• TAKEAWAYS Viral growth doesnt exist for every product. Viral growth comes from value being created for the existing and new user. Viral growth doesnt have to come from your core product. So many people use refer-a-friend. A twist is required to stand out.
  • DATADeep insights to drive growth.
  • AIRBNB Insight: Listings with better photos get more bookings. Hack: Hacked product and customer experience to drive professional photos for listings. Saw that listings with pro photos received 2-3x more bookings. Result: Went from 20 photographers in the field in 2011 to doing 5,000 shoots per month. Traffic takes off. Source: Analytics Lessons Learned
  • AIRBNB CRACKS THE PHOTO CODE Photographers Source: Analytics Lessons Learned
  • CIRCLE OF MOMS Insight: Not all users are created equal. Hack: Discovered that moms on Circle of Friends were far more active than other users: Pivoted entire company from Circle of Friends to Circle of Moms. Result: Grew from 2MM monthly active users to 4.5MM Sold to Sugar Inc. Source: Analytics Lessons Learned
  • HOW MUCH BETTER WERE MOMS? Their messages to one another were on average 50% longer. They were 115% more likely to attach a picture to a post. They were 110% more likely to engage in a threaded (i.e. deep) conversation. They had friends who, once invited, were 50% more likely to become engaged users themselves. They were 75% more likely to click on Facebook notifications. They were 180% more likely to click on Facebook news feed items They were 60% more likely to accept invitations to the app. Source: Analytics Lessons Learned
  • TWITTER Insight: Its not how many Tweets you send. Its how many people you follow that determines success. When users follow 5-10 people they are far more likely to remain an active user. Hack: Drive product onboarding not around publishing or building an audience, but following the right people. Result: 40% of Twitters users use Twitter without publishing. 4x number of monthly visitors who dont login, just read the stream. http://www.avc.com/a_vc/2011/09/the-logged-out-user-continued.html
  • TWITTERS TRY FIVE Photographers
  • TAKEAWAYS Sometimes growth doesnt come from where you expect it. Leverage data to identify unique insights and opportunities. If you think you have a worthwhile idea, test it quickly and with the least effort possible. Have a game plan of what to do if the idea succeeds and how to scale it. Iterate the product to solve for that use case that drives growth. Engagement is the rocket fuel to give you escape velocity and long-term sustainable growth.
  • PHYSICAL &OTHER HACKS Growth Hacking requires creativity.
  • HACK GRAB BAG Embeds YouTube, SlideShare, Vimeo Keys are: remove friction, optimize for SEO Powered By Freemium with branding, CTAs & backlinks: MailChimp, UserVoice Keys are: identify what you power, track and test CTAs Free Stuff Viral tools that play to vanity/exclusivity: Klout, Twitter Grader Keys are: Identify value/desire, provide reward or currency Source: Hiten Shahs Growth Presentation (see notes)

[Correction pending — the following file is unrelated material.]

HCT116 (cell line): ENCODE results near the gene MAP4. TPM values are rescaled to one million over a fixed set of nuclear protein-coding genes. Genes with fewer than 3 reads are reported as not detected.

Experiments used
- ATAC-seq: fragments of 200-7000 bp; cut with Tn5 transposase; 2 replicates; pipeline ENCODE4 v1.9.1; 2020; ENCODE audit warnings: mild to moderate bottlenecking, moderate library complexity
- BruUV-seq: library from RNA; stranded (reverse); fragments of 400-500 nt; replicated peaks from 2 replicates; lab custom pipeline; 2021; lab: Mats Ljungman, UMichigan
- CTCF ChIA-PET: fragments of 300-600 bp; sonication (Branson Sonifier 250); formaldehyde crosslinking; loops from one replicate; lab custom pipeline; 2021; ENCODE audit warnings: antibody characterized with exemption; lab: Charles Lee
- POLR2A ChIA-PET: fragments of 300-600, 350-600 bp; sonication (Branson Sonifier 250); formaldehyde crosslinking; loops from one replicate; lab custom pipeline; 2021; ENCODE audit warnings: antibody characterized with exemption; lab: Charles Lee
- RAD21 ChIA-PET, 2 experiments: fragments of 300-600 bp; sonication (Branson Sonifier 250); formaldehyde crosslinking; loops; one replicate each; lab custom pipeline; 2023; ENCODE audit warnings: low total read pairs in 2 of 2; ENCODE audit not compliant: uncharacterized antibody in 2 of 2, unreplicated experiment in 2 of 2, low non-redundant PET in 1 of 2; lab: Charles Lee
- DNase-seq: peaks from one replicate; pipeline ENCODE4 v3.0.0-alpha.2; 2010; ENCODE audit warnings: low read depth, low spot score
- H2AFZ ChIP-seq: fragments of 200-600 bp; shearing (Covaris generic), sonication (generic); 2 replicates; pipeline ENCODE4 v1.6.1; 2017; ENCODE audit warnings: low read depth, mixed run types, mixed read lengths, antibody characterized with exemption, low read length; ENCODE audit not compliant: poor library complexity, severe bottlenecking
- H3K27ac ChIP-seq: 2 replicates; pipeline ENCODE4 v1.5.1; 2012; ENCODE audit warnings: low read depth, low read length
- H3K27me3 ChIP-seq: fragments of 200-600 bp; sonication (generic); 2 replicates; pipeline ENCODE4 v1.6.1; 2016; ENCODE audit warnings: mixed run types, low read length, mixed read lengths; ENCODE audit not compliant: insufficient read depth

• WALL STREET JOURNAL Insight: Busy business people are constantly searching for ways to connect to the Web. Hack: Offer free WiFi at popular spots across New York City. Create email capture and activation funnel as part of connecting to the Web. Result: Every user an opportunity to build their email marketing lists. Source: GrowHack.com
  • DOLLAR SHAVE CLUB Insight: In a massive CPG category traditional advertising will never work, you need to build a cult following. The big players are actually terrible at branding and marketing. Hack: Upend the business model for razors. Use viral video to acquire customers at low cost and create that cult following. Result: DSC video viewed 5MM+ times 30,000 subscribers in first week Raised $10MM to take on mens category
  • ZAPPOS Insight: With items that are hard to shop for online, superior service, not price, will win. Removing friction from online shopping is more important than price. Hack: Reinvent what customer service means. Bake cost of incredible service into product, position as free. Result: World renowned brand built on service. Charge a premium on every item sold. $800 million exit to Amazon.
  • TAKEAWAYS Growth Hacking isnt just for consumer companies. B2B and physical product manufacturers can hack growth. Physical product hacks are harder, but not impossible. They just require creativity and insight on how to reach users. Hacks that make use of digital networks eliminate overhead costs and find scale. Same rules apply: creativity, data, curiosity, dirty hands.
  • BECOME AGROWTH HACKER Or at least a growth beginner.